RAPID CITY, S.D. • A few years ago a friend approached Tim Torpey, suggesting that he look into the growing trend of the prefabrication and modular building market, something that would likely continue to impact the construction industry.

Torpey, who already had been working in the Rapid City area, took a chance and, with two investment groups, started B&T Manufacturing, a prefabrication company that opened in 2015.

“A friend of mine saw this emerging prefab market growing,” Torpey said. “He said this is what he saw happening in the future of the construction world, and asked if I would be interested in getting something going in the Rapid area. And so we did.”

Now five years later, Torpey is looking at how far he has come. The prefab building market did trend upward and is keeping the company busy today. This past fall the company marked a milestone with the opening of its new manufacturing facility.

“We're up and running,” Torpey, who works as the general manager, said in a phone interview with Prairie Business. The 60,000-square-foot building, located on the east side of Rapid City, provides the company more room to meet the demands of its growing business.

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B&T specializes in the manufacturing of bathroom and kitchen pods and modular steel frame products customized for building projects, mostly for those businesses in the hospitality arena such as restaurants and hotels, but also for hospitals and even residential real estate projects. B&T delivers the ready-to-assemble material to the project site, and it is customized and packaged in a way so it can be easily assembled sequentially.

The former facility, located in Black Hawk, S.D., just outside of Rapid City, was a spur-of-the-moment-decision at the time because the company was growing so quickly and it needed space to produce. The building worked for several years, but it didn’t provide the ideal working environment for prefab work.

“The previous facility that we worked out of was kind of clunky,” he said. “It wasn't set up very efficiently. … We really didn't get a good manufacturing flow out of it.”

The new building provides much more space to work, but also accommodates for future growth.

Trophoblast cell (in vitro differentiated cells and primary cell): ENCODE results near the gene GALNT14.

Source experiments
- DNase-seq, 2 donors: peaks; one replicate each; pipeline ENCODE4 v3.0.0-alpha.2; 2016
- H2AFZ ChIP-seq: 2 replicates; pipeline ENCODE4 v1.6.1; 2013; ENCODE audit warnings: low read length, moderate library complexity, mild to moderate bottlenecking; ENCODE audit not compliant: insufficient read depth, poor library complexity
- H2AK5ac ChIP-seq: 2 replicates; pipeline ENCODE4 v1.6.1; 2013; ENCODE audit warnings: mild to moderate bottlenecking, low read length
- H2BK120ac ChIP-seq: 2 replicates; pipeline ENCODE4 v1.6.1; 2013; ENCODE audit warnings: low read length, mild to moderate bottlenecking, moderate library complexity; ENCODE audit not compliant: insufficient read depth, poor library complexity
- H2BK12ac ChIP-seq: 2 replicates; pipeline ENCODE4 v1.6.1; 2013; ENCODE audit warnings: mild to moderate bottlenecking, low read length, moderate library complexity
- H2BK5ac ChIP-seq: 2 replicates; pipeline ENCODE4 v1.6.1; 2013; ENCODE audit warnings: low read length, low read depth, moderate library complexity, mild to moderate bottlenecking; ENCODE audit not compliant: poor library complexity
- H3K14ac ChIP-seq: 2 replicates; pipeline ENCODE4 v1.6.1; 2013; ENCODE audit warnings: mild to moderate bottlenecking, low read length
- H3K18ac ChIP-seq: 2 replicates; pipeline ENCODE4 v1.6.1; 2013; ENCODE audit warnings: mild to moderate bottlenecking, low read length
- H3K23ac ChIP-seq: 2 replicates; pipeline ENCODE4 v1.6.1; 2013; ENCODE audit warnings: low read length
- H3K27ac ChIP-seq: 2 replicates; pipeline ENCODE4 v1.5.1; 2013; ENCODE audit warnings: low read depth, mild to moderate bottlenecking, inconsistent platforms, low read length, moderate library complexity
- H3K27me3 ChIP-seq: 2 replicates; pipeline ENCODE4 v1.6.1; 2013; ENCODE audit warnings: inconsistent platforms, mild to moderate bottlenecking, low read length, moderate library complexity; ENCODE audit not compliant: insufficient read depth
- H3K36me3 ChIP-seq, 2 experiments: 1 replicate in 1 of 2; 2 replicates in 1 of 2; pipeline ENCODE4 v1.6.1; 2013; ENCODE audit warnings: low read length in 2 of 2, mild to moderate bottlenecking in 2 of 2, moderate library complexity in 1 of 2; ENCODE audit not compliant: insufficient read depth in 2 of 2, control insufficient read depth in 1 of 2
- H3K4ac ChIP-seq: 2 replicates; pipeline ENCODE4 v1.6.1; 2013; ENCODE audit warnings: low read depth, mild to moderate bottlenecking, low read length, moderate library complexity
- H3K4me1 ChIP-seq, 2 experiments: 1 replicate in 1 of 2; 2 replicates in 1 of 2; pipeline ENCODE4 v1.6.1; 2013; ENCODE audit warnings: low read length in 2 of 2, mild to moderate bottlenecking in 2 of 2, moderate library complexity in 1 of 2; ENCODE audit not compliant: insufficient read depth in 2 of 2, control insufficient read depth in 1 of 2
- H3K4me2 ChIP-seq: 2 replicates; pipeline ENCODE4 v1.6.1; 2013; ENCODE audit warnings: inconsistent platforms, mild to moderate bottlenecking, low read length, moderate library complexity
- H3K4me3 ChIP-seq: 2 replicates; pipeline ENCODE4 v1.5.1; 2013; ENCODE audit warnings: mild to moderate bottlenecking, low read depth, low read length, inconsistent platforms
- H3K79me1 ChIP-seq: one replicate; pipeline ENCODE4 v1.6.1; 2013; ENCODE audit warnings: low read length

“We are just about wrapped up,” he said in late November. “We're still doing some touch-ups, tenant improvement work and things like that, but we’ve moved all the operations over there.”

He said it’s the perfect holiday gift for him and his team – a team that is growing. Torpey has 15 employees currently but looks to add an additional 10 within the next couple of months. His friend was right: prefab is the way of the future and is marking the present, at least in some markets.

According to MaketWatch, the global prefabricated building market, including residential projects, is expected “to rise at a considerable rate during the forecast period, between 2021 and 2026.” Growth, in part, is anticipated because prefab projects are often more affordable and can be built in less time, according to another report.

It took a good couple of years for Torpey to get clients and projects on the books, explaining it takes eight to 12 months before a project comes to life. But business demand continues to grow, especially from other states where most of B&T’s clients are located.

Torpey said overall it is a growing field, but it is a market that has stalled in the Upper Plains region. His answer for that: Those who work construction in the area already have their own niche markets and are leery of trying something new.

He gets it. After all, why rock the boat if it is already steady? Still, he hopes one day more local industry workers will see the benefits of prefab and modular.

“They're just not excited about it as other folks are in regions where labor shortages, and quality around labor shortages, are a concern,” he said.

Now that Torpey and his team have their new work space, he is focused on other goals for the company in the new year, the main ones being around continued growth and client expansion “so we can get sustained projects,” he said. “We really want to be able to increase our production rates at the facility, and in a year and a half we’d like to be able to simultaneously take on a couple of big projects. … We see the potential of what could be.”

Revolving challenges are finding and retaining qualified workers to contribute, but Torpey has an idea for that as well. He recently reached out to area veterans, tapping their lifelong skills.

As a veteran himself, Torpey said it has always been an important approach to him and he plans to do more of it in the future.

“I really want to put more emphasis on hiring veterans,” he said, noting so far the response has been “very positive,” which, for him, adds more excitement about what the future may bring for the company.

As for the industry, he views good things on the horizon and said, from his perspective in the business, the prefab and modular trend will only continue to grow. If that’s the case, that means it eventually will become more popular in the region.

All good things to look forward to, he said.

Andrew Weeks may be reached at 701-780-1276 or aweeks@prairiebusinessmagazine.com.